Why all Canadians should know the story of a Great War hero known as ‘Peggy’

It’s not easy to find the last resting spot of Cpl. Francis Pegahmagabow.

Whether by design or happenstance, the First World War sniper’s grave sits apart from the larger cemetery in the Wasauksing First Nation near Parry Sound, Ont.  Still, it’s likely the man known as “Peggy” would have considered the spot to be perfect.

Pegahmagabow isn’t a name that first comes to mind when discussing the Great War, which speaks more to his ancestry than the fact he’s the most decorated Indigenous soldier in Canadian history.

“Francis’s story is a story that I wouldn’t say was forgotten, but it certainly was one of those sleeping stories in our history,” says his great-grandson, Brian McInnis.

Read more: Indigenous veterans honoured for sacrifice at ceremonies in Vancouver

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He was credited with 378 kills, making him the deadliest sniper of the war. However, he never used a spotter when entering no-man’s land between the trenches so there was never a second person to confirm his kills. While some might dispute his claims, there’s no dispute over the 300 German soldiers he captured or his work as a scout running in and out of battles.

“He won the military medal three times, and is one of 38 Canadians to ever do this and those are awarded by the Battalion Brigade Commander,” notes author and historian Timothy Winegard.

(Image: Canadian War Museum)
(Image: Canadian War Museum).

So how is it that Pegahmagabow’s exploits are not taught in Canadian history? Or that he only had a statue in Parry Sound dedicated in his honour in 2016? To understand that is to go back a hundred years when Indigenous people, then referred to as Indians, weren’t allowed to volunteer to fight in the war.

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It was only after Canadian Forces began to suffer significant losses that Pegahmagabow was allowed to enlist. Over the next four years, he fought in the most horrific battles of the war, including Passchendaele, Somme and the second battle of Ypres when the Germans used chlorine gas. In his book Sounding Thunder, McInnes recounts a story about Pegahmagabow’s superiors asking him to use a traditional tobacco offering to change the direction of the winds.

The stories that do exist come largely from his fellow soldiers or the write-ups he received for his medals.  Great-granddaughter Julia Pegahmagabow recalls a childhood where the only time she would see Francis open up was around other veterans. His war record and life story, she says, should be more widely known.

“There is a gap in our in the history being told about Canada in regards to the work Indigenous people did,” she says.

Read more: Canadian flag raised to full mast ahead of lowering on Indigenous Veterans Day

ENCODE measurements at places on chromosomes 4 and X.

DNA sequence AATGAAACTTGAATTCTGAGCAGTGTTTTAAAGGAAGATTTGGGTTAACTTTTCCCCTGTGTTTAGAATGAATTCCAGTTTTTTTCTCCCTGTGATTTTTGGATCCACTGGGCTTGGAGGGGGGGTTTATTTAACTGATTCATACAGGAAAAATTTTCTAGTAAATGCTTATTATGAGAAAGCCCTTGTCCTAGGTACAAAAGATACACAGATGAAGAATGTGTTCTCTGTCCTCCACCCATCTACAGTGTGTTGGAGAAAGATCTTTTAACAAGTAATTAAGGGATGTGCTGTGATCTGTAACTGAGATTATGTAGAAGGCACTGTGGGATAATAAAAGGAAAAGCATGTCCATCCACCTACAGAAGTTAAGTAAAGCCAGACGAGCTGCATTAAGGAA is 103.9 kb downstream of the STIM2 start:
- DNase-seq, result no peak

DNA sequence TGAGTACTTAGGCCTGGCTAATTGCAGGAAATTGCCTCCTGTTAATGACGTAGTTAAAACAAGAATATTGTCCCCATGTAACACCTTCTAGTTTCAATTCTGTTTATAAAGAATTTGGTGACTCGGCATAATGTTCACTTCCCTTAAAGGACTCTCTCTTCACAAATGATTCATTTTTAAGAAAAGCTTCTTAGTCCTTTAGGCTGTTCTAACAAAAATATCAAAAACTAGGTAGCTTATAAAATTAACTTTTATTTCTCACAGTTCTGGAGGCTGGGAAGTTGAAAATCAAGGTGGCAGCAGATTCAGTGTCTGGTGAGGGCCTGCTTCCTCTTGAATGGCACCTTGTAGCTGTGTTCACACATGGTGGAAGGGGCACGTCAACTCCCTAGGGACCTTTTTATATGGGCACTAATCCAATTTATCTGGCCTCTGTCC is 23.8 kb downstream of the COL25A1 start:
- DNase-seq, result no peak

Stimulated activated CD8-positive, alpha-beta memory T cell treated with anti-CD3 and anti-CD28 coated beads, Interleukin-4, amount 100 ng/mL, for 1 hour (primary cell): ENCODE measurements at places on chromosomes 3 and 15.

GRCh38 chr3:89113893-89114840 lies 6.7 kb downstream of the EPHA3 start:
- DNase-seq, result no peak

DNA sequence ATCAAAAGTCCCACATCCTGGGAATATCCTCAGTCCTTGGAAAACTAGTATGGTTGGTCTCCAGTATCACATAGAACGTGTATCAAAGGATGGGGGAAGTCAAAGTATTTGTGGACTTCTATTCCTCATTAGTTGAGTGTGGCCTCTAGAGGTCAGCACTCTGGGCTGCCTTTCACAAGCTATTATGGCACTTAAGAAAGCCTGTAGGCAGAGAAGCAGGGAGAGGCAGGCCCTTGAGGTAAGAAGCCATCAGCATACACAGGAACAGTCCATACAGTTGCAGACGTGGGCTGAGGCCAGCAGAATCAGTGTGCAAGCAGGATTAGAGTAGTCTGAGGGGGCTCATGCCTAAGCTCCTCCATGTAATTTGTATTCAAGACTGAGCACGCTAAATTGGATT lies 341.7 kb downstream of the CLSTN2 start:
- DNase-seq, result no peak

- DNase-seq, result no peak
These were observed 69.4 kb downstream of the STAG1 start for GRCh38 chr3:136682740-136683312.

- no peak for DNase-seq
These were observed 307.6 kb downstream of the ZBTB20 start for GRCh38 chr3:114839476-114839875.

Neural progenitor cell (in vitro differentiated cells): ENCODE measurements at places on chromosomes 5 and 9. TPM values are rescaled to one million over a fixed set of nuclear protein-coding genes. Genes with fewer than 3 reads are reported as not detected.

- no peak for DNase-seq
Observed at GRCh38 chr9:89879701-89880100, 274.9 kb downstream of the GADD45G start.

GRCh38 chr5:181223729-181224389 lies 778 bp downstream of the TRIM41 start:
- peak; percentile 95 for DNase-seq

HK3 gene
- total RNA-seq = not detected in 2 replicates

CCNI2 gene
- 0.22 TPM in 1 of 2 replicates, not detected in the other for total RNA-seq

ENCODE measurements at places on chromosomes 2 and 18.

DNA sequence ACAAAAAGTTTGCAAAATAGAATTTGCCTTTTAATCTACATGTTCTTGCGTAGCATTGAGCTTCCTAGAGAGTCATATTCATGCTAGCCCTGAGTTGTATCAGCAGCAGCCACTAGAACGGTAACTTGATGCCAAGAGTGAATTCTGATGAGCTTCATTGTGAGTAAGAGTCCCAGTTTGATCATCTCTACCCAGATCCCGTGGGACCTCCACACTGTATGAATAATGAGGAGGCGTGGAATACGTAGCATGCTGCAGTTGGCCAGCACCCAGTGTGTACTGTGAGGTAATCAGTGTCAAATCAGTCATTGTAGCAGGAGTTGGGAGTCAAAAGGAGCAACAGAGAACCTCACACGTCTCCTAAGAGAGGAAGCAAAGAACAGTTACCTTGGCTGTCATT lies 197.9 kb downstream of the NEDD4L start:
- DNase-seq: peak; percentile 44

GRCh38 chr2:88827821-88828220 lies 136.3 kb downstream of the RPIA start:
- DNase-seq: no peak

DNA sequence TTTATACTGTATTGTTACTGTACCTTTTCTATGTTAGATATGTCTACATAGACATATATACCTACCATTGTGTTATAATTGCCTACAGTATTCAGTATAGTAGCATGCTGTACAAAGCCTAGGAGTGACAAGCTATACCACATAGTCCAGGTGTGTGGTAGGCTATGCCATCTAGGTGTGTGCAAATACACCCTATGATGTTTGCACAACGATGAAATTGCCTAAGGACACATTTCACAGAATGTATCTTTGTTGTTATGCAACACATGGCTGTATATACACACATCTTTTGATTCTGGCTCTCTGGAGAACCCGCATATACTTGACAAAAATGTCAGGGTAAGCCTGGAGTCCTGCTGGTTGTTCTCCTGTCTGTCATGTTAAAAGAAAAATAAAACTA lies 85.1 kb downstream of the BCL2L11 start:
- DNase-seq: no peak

Immediately after the war, Indigenous veterans were more concerned about their quality of life than recognition for what they did. When Pegahmagabow returned to the shores of Georgian Bay, he still didn’t have Canadian citizenship. He would die in 1952, four years before the Canadian citizenship Act allowed First Nations people to qualify for that right. And the poverty and persecution he knew before the war was still there after it.

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“I think there was a stark realization that, ‘oh, nothing has changed,’” says McInnes. “And if anything, if you try to make change, you actually experience an enhanced oppression, an enhanced colonial effect I suppose you could say, and that was something that did surprise him in the worst way.”

His biggest complaint was about the so-called Indian Agents, representatives of the government who were tasked with administering the day-to-day affairs on reserves. Pegahmagabow at one point needed money to buy a pair of shoes but was denied, just as he was when he applied for money through the Soldiers Settlement Act.

That government policies were able to control a man such as Pegahmagabow, says Timothy Winegard, was seen as a propaganda tool by Indian Affairs.  Meanwhile, all Pegahmagabow and other veterans wanted was to be accepted.

“They were trying to prove themselves as equals, not to assimilate, but to prove themselves as equals, as Indigenous men, as Indigenous Canadians,” says Winegard.

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Pegahmagabow would spend the rest of his life trying to achieve equality and see control on reserves shift from Indian Agents to Band Councils. Sadly, he didn’t live long enough to see the fruits of his labour.

Statue of Francis Pegahmagabow in Parry Sound (Mike Drolet)
Statue of Francis Pegahmagabow in Parry Sound (Mike Drolet). Mike Drolet

He also never saw the respect afforded other heroes from the Great War. But over the last decade, that’s begun to change.

In 2016, a life-size bronze statue of Cpl. Francis Pegahmagabow was in unveiled Parry Sound and the 3rd Canadian Ranger Patrol Group HQ Building at CFB Borden now bears his name.

“I think we are entering a future in which there’s the potential for the accomplishments of historic veterans like Francis Pegahmagabow, and all Indigenous veterans, to be told,” says McInnes.

“I think also we’re in a unique present and place for the future, whereby the continuing accomplishments of our Indigenous service people can also be told and recognized.”

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